Industry Blogs

Identifying Red Flags

May 29, 2013
Industry Blogs | 2 minute read

One of the biggest benefits that manufactured housing developments have to offer is a sense of community. People from all over the country –many of who have similar interests and lifestyles—gravitate to these communities because of the wonderful friendships that are formed when people share a space together. This is why it can be so infuriating when a tenant neither shares the basic values of the community nor respects other residents’ safety or property. But there are ways to identify potentially toxic tenants whose behaviors or lifestyles present financial, emotional and physical risks…before they move in. And by red-flagging problem tenants, you can reduce insurance risks that stem from destructive or antisocial behavior.

  • You can conduct a criminal background check quickly and with little cost. This will reveal if there are incidents in one’s past or behavioral patterns that could indicate a potentially poor fit for the community.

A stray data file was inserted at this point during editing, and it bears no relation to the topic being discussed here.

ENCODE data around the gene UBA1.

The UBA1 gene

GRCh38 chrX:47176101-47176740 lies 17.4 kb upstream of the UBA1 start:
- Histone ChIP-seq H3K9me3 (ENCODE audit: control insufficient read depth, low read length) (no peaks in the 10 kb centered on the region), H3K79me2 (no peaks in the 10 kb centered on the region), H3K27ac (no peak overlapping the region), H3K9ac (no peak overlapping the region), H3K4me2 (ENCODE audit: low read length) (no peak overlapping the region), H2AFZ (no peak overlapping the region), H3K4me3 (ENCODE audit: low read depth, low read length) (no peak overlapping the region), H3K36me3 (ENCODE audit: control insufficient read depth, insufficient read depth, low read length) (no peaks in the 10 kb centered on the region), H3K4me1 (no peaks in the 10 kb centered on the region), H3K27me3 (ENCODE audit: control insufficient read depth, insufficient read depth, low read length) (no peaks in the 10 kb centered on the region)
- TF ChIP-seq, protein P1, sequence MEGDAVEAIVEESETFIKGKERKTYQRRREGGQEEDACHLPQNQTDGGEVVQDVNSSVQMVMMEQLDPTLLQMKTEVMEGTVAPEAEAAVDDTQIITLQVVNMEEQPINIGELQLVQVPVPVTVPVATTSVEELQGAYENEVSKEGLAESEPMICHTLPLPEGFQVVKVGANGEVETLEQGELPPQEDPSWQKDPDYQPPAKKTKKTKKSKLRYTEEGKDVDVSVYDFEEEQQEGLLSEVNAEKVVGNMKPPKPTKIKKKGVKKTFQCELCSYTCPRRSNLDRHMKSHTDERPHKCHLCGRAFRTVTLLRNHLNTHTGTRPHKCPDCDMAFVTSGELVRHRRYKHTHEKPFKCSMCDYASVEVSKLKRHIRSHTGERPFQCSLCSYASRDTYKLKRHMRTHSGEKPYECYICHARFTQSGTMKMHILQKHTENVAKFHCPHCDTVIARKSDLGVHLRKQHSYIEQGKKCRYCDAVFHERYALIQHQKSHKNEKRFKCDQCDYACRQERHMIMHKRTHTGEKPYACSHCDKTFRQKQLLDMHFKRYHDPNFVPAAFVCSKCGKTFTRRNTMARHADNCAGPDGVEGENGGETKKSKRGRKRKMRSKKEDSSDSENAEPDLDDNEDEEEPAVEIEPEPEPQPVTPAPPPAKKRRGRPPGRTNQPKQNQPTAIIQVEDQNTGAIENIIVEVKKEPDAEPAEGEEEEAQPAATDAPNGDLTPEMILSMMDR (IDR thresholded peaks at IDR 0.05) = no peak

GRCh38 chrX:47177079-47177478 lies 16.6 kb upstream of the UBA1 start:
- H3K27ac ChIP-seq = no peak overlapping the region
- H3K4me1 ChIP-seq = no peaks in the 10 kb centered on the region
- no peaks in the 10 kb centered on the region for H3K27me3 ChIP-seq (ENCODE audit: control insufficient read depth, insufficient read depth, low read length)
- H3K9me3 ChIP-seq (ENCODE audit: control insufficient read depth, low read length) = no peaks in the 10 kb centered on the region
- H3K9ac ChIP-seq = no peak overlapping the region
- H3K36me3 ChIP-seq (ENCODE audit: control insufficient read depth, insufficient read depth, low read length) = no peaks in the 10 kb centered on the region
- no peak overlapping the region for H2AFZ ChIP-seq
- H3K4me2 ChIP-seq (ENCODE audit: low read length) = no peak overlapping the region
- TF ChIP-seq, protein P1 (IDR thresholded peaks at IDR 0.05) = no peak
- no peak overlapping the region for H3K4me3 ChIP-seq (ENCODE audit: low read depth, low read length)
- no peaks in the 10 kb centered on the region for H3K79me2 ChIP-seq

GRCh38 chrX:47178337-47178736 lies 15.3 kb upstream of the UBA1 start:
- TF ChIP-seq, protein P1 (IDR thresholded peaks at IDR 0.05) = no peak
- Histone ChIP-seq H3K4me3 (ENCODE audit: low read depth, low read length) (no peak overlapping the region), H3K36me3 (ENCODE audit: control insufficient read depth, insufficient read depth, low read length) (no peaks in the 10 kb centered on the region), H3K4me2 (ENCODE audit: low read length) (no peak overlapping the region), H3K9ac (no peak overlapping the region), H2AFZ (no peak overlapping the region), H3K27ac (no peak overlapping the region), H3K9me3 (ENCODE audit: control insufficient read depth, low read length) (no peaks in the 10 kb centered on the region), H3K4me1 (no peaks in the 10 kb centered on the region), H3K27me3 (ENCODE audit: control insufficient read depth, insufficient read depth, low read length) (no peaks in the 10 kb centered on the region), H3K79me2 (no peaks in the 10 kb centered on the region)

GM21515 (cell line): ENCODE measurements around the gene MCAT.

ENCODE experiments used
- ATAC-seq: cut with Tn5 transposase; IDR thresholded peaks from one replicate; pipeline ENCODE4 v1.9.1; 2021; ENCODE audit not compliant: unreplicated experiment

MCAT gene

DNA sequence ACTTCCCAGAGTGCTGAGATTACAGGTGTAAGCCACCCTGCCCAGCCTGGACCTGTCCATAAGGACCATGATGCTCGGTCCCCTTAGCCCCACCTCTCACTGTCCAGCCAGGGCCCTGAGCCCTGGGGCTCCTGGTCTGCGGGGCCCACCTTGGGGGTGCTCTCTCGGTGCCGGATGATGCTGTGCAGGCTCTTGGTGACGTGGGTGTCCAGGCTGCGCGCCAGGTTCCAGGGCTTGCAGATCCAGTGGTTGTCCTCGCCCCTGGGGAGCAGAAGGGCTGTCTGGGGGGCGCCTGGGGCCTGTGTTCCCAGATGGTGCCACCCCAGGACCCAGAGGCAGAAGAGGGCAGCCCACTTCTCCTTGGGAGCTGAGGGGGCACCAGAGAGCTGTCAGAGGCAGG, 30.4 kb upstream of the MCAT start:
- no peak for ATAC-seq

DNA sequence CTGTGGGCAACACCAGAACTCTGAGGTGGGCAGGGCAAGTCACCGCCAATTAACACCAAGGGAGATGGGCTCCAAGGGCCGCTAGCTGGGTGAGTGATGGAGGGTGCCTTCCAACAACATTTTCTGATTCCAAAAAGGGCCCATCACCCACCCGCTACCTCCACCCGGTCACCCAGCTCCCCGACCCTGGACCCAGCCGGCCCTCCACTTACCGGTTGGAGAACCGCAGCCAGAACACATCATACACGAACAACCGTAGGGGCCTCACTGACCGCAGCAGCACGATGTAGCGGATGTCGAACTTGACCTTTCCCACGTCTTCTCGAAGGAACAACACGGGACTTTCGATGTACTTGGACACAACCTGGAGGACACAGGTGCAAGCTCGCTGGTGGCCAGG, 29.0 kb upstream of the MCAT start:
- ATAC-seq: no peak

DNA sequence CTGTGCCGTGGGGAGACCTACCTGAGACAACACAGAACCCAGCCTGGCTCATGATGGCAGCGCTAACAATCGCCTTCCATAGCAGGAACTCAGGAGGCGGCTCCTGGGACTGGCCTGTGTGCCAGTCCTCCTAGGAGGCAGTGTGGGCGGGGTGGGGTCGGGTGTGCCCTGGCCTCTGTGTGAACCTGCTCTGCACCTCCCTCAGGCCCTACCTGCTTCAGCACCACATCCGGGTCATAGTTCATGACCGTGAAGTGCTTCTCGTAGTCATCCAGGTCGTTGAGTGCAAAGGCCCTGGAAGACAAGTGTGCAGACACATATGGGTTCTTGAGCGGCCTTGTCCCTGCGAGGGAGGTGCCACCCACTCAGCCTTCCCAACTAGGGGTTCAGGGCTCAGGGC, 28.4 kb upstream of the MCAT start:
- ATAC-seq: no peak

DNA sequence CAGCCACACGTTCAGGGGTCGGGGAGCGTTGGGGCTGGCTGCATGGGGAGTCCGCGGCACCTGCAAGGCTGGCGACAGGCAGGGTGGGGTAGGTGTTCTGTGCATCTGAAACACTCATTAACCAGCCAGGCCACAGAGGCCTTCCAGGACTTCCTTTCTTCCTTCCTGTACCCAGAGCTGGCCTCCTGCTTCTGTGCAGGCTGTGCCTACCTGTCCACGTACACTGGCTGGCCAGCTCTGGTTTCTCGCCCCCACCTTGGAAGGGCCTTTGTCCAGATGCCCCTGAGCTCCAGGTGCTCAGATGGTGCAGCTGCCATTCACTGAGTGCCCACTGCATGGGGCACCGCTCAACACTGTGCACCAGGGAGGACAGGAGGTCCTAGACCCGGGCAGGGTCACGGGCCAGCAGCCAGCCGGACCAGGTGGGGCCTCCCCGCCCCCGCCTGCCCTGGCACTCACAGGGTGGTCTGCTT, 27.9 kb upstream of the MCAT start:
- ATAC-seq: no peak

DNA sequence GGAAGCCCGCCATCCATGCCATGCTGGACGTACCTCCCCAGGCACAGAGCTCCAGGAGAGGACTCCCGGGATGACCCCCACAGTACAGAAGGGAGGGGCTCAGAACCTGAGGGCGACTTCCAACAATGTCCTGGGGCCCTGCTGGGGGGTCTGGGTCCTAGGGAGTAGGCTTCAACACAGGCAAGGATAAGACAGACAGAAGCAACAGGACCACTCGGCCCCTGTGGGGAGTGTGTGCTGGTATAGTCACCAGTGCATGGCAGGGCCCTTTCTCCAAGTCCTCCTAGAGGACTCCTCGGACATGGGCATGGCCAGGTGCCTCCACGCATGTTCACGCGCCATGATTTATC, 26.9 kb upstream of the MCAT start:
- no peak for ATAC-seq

• A credit check will provide information about the potential tenant’s reliability and trustworthiness. Past financial difficulties don’t necessarily reflect an individual’s values, but a clean credit history can demonstrate that a person has managed his or her affairs responsibly.
  • By verifying a person’s employment history, you can gain peace of mind that he or she is probably a trustworthy, disciplined individual who has worked hard and wants to enjoy the comforts your community offers.
  • You probably want to know if a potential tenant has a reckless streak? Checking his or her driving record could reveal a tendency to push the boundaries of safety. An occasional speeding ticket is one thing, but a long history of serious infractions can raise legitimate concerns.

It is important to emphasize that different states have different laws regarding the use of these types of background checks, and there are also federal laws that must be adhered to. You should always consult with an attorney and your insurance company to determine what types of searches you can conduct and what in a potential tenant’s past you are willing (or legally obligated) to tolerate.